Marketing tips (2 of 3)

Following on from the last post, here is a continuation of the article by Harry Kafka @ HDK Consultants.

WHY THEY DON’T CHANGE ACCOUNTANTS?

As things stand, the “negative ignorance” out there about accounting ensures that business owners do NOT CHANGE accountants easily.

Let’s compare it to a car and the difference becomes evident. Everyone is eager to change their car, provided the car isn’t brand new and they can afford to change… and often even when they can’t.

Why? Well, because a new, better, bigger, faster, fancier vehicle represents POSITIVE things.

They UNDERSTAND the values that come with a better, newer model of an automobile.

Status, pride of ownership, pleasure of the ride, sense of fulfilment… all positive things.

Now, let me assure you that research shows most business owners are DISSATISFIED with their current accounting services.

And yet, they DO NOT WANT TO CHANGE ACCOUNTANTS.

Not only would it be “free of charge” (as the new service would not cost that much more than the one they’re already paying for) but the BENEFITS of a better service would far outweigh any problems of transition… you’d think, right?

But it’s not so.

It’s not so because they’re negative about accounting and emotions take over.

We all know that where people react emotionally, logic goes out the window.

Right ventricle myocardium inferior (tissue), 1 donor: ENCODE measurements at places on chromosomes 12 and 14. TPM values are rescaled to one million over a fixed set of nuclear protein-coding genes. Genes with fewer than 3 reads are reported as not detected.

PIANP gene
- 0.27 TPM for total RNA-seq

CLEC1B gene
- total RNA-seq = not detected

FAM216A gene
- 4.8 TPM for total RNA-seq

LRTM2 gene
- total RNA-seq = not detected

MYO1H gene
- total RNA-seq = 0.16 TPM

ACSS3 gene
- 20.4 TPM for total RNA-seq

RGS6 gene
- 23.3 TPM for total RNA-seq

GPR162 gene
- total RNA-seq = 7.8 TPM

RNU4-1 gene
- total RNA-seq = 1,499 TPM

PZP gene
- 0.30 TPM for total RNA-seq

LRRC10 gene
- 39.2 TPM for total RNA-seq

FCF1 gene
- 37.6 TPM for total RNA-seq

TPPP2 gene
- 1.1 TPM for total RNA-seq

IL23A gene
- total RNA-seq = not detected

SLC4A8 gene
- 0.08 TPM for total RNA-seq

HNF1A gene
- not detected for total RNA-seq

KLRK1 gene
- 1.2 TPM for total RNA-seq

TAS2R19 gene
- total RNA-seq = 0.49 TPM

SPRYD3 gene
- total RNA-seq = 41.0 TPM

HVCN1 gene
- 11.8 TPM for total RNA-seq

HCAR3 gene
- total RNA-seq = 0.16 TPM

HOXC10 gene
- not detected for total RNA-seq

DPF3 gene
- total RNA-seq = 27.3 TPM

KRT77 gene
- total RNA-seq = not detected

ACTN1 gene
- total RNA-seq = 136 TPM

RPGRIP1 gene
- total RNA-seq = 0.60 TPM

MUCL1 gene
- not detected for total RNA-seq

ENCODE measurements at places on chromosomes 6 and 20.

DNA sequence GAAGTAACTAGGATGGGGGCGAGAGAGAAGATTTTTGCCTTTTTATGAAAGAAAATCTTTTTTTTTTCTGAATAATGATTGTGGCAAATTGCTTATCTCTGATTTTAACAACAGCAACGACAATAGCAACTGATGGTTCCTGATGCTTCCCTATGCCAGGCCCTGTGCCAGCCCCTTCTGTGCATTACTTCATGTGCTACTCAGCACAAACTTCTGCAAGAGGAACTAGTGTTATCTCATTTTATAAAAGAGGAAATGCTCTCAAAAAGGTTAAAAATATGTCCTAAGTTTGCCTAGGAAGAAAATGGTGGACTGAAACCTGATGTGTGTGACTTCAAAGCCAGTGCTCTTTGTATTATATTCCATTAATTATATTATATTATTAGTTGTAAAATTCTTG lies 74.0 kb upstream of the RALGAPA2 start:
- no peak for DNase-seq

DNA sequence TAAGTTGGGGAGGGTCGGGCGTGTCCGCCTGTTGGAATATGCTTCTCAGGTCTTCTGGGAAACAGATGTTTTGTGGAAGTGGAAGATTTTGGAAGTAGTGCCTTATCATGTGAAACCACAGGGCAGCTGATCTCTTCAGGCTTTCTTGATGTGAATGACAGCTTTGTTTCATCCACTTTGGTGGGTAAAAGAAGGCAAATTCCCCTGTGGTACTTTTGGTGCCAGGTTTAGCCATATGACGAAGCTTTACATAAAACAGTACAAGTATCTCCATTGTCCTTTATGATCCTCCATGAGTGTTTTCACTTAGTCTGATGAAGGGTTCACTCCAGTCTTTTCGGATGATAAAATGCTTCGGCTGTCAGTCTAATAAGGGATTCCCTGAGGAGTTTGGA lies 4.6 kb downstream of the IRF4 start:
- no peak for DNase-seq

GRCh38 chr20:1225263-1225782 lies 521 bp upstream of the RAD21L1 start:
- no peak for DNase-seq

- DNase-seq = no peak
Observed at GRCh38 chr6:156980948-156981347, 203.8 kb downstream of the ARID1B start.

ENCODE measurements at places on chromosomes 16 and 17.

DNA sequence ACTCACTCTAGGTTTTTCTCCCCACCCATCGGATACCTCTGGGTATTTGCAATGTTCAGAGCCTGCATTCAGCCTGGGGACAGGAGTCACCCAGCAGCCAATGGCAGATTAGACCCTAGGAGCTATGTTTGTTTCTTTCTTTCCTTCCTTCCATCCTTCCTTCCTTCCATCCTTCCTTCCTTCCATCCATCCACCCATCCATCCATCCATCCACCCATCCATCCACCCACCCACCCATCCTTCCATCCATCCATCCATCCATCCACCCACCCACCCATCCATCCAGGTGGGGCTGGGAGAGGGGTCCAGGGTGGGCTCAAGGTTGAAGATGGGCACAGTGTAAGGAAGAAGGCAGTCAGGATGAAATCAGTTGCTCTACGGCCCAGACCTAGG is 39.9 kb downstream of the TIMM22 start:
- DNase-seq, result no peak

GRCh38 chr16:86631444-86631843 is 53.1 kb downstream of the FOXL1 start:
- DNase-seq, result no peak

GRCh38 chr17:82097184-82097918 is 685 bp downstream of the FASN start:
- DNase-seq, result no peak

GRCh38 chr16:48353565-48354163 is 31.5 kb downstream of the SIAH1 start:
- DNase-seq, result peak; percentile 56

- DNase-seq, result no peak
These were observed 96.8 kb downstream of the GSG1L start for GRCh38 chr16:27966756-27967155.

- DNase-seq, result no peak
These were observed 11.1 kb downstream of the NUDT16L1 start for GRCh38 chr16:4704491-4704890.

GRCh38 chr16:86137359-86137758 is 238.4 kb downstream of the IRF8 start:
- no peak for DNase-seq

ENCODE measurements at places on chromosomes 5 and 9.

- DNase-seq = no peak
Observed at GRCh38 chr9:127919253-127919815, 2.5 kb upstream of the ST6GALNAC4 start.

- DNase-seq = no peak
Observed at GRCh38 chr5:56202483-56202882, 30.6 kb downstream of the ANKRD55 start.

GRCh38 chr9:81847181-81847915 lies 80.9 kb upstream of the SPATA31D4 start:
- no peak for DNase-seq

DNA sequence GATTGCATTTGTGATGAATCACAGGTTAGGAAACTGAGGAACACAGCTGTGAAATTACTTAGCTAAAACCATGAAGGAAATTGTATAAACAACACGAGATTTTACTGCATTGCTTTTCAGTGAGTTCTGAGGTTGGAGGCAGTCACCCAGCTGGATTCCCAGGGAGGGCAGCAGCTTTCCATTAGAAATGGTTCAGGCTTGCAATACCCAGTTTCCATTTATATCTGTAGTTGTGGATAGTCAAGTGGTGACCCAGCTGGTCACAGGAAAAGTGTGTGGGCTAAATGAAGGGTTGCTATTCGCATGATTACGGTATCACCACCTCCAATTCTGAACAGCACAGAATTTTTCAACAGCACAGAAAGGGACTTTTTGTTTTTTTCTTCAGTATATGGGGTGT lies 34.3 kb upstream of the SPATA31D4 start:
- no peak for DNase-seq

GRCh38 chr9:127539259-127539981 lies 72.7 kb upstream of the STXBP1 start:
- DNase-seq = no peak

We make silly decisions if upset… and some say we make equally illogical decisions when in love.

Be that as it may, the fact remains that the operating principle with most business owners in this matter is…

“…better the devil you know than the one you don’t.”

Believe it or not, THEIR basic thinking is that “all accountants are the same so why go into the trouble and expense of CHANGING?”

“Once you’ve seen one accounting professional you’ve seen them all,” in other words.

This lengthy explanation actually shows WHY you (like most other accounting professionals) find it so very difficult to acquire new clients.

The problem is that you offer “an identical accounting service” (as seen by business owners) so they don’t see any reason to CHANGE.

You don’t change a dollar to a dollar… that’s the logic here on their part.

To create interest for your services in order to sign on new clients, you need to offer something BETTER.

One more post will round out this mini-series of marketing tips.

Bye for now,

James E

Marketing tips (1 of 3)

Hi all. I’ve been out of action for the last week or so and haven’t blogged. Sorry. My Publisher for the book that I’m working on explained to me the meaning of the word “deadline” with emphasis on the word dead! Hence I have a good reason for being slack with the blogging.

I was on the web recently and came across some excellent material put out by a group called HDK Consultants in the UK. Here is what I found – its is definitely a worthwhile read!

“I was a CFO at a software company, moved back into public practice which I haven’t done since college. Been a year now and have 5 accounting clients. How do I attract business?”

Essentially, there are a few “hidden” barriers to acquiring new accounting clients.

First and foremost, the average accounting / CPA client simply does NOT understand the service he receives.

This is due to his lack of knowledge in accounting procedures and financial planning.

Additionally, the necessity to use accounting services – to keep books, to file annual reports, taxes, collect sales tax and whatnot – is enforced upon him by legislation, and not something he does voluntarily.